A friend recently lent me a book to read, and I, being a lover of books, was quite excited to jump into it, although I was also slightly intimidated by its weight and subject matter. The book is Antifragile: Things that Gain from Disorder by Nassim Nicholas Taleb.
Here is an excerpt about the book:
“Just as human bones get stronger when subjected to stress and tension, and rumors or riots intensify when someone tries to repress them, many things in life benefit from stress, disorder, volatility, and turmoil. What Taleb has identified and calls “antifragile” is that category of things that not only gains from chaos but need it in order to survive and flourish.”
Doesn’t that sound intriguing? I thought it did, and I really did enjoy the book, at least what I understood. Unfortunately, the author has a background in finance, and I have neither the slightest understanding nor any interest in the world of finance. My eyes would tend to glaze over as the author would make connections with the world of finance and big business, and sometimes I had difficulty following his train of thought, most likely due to my own limited education and experience. Still, it is a good book worth reading.
In my own interpretation of the author’s premise, I feel that I can relate fairly well to the concept of antifragility. Perhaps I am not always antifragile, however, I can look back at various points in my life and see how I have come through stress, disorder, volatility, or turmoil. In many instances, although you can’t always recognize it in the moment, the turmoil has been the catalyst for a surge in self-confidence and strength, for building up stronger relationships, for growth in character.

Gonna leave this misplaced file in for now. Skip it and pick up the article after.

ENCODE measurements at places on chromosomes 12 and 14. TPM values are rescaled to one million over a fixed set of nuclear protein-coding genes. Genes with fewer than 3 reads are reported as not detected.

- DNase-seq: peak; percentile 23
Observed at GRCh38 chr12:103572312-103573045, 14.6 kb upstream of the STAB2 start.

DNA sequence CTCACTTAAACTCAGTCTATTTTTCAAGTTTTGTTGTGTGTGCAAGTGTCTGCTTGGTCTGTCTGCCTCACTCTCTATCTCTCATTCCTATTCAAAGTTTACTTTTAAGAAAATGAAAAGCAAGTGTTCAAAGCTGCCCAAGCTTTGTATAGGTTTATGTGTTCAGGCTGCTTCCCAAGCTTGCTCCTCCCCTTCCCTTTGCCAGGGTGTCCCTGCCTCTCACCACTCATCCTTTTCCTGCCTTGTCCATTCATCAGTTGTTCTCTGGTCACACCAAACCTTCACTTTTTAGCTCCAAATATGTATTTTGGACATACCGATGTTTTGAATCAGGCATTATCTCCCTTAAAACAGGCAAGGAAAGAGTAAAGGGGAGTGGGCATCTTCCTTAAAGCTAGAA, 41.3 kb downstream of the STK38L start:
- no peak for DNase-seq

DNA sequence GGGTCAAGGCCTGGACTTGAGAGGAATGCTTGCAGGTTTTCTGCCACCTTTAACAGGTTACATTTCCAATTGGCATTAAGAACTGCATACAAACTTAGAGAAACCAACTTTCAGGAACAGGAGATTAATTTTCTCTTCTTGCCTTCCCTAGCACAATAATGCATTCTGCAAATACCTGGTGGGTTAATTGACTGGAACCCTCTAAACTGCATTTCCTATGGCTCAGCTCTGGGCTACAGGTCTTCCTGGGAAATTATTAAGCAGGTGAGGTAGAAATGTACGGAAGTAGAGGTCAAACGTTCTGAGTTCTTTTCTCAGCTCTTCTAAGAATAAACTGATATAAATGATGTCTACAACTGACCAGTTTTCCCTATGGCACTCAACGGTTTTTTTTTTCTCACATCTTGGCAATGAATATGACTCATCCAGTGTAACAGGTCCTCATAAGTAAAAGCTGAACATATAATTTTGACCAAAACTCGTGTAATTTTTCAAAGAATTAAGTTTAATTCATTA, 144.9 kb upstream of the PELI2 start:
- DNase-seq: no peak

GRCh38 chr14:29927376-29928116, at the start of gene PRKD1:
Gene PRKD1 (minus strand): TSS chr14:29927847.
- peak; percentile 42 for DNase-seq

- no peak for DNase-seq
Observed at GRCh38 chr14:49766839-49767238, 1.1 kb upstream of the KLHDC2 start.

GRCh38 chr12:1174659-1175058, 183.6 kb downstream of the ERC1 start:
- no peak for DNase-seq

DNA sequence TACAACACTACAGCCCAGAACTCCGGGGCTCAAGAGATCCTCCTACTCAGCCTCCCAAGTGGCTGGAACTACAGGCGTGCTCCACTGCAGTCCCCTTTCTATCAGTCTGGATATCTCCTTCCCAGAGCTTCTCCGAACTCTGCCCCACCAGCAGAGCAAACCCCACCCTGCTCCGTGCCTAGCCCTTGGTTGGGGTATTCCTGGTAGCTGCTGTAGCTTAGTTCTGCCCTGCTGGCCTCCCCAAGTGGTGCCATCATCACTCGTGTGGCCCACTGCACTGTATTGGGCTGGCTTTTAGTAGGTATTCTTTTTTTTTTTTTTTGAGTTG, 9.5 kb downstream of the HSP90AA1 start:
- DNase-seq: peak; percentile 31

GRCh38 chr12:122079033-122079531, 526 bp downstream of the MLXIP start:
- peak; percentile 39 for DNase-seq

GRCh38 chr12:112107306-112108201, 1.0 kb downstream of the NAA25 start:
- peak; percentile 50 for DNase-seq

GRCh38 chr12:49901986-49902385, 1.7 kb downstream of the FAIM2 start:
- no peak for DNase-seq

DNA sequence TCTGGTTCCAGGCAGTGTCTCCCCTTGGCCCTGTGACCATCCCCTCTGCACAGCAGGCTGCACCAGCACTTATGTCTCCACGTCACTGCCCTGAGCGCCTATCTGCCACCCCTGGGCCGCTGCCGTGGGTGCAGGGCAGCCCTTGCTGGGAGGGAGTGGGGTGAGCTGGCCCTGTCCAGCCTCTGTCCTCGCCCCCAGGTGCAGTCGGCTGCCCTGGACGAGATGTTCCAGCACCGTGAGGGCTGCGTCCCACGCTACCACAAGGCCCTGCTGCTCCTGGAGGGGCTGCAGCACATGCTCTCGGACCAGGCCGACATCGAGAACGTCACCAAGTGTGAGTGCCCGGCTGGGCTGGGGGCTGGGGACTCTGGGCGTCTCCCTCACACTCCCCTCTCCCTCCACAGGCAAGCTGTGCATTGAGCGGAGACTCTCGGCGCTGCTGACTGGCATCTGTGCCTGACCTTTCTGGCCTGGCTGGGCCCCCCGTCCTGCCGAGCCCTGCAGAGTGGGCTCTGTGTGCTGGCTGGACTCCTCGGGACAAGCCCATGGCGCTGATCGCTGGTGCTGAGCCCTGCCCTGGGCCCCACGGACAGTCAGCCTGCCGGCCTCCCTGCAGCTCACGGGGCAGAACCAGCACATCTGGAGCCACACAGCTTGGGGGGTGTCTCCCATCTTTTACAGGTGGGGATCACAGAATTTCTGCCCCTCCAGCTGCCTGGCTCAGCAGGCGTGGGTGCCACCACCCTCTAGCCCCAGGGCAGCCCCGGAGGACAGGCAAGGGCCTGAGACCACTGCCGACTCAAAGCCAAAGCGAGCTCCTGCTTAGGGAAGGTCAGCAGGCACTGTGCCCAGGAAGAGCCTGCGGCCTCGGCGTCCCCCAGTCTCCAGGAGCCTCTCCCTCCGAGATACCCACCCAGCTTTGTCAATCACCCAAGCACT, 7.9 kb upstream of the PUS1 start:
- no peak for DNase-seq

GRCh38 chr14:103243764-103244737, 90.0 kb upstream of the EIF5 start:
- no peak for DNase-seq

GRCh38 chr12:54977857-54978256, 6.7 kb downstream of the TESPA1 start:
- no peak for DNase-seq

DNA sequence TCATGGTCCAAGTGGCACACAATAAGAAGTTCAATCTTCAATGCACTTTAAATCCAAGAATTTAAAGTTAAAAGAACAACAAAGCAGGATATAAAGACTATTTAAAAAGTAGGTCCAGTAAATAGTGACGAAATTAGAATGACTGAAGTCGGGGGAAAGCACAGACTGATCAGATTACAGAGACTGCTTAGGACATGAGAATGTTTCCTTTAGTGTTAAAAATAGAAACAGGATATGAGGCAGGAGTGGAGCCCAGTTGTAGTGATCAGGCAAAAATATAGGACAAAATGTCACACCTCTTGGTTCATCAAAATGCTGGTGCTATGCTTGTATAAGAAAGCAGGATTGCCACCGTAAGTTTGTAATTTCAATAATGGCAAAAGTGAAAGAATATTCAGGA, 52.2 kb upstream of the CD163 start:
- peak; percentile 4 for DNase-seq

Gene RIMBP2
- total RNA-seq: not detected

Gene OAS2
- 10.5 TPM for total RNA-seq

A bad day at work can often just be a bad day, but a crazy day at work is often where I am at my best. Even though my body may feel as if I am merely surviving such a day, my mind knows that I am thriving, that taking the chaos as it comes and running with it is where I want to be. Earlier in the week I had many more thoughts as to how I was antifragile, but those thoughts have slipped away now that I am in need of them. It doesn’t matter. As much as possible, I want to be antifragile.
“Wind extinguishes a candle and energizes fire.”
“But like your daddy said
The same sun that melts the wax can harden clay
And the same rain that drowns the rat will grow the hay
And the mighty wind that knocks us down
If we lean into it
Will drive our fears away”
That is, in my opinion, the essence of antifragile. To be fragile is to be easily broken, damaged or negatively affected by stress, bumps, mistakes, or shocks. The author tells us that there is no word to adequately express the opposite of fragile. Instead, we use words like robust or resilient or durable, but something which is robust may be able to survive a shock but will never be better off for having experienced the shock in the first place. The antifragile does get better!
I am not a philosopher. I have no years of post-secondary education to make me feel smarter than I am. My eloquence with words may be questionable, too. This little blog post is unlikely to do justice to the topic of antifragility, but you can always read the book for yourself.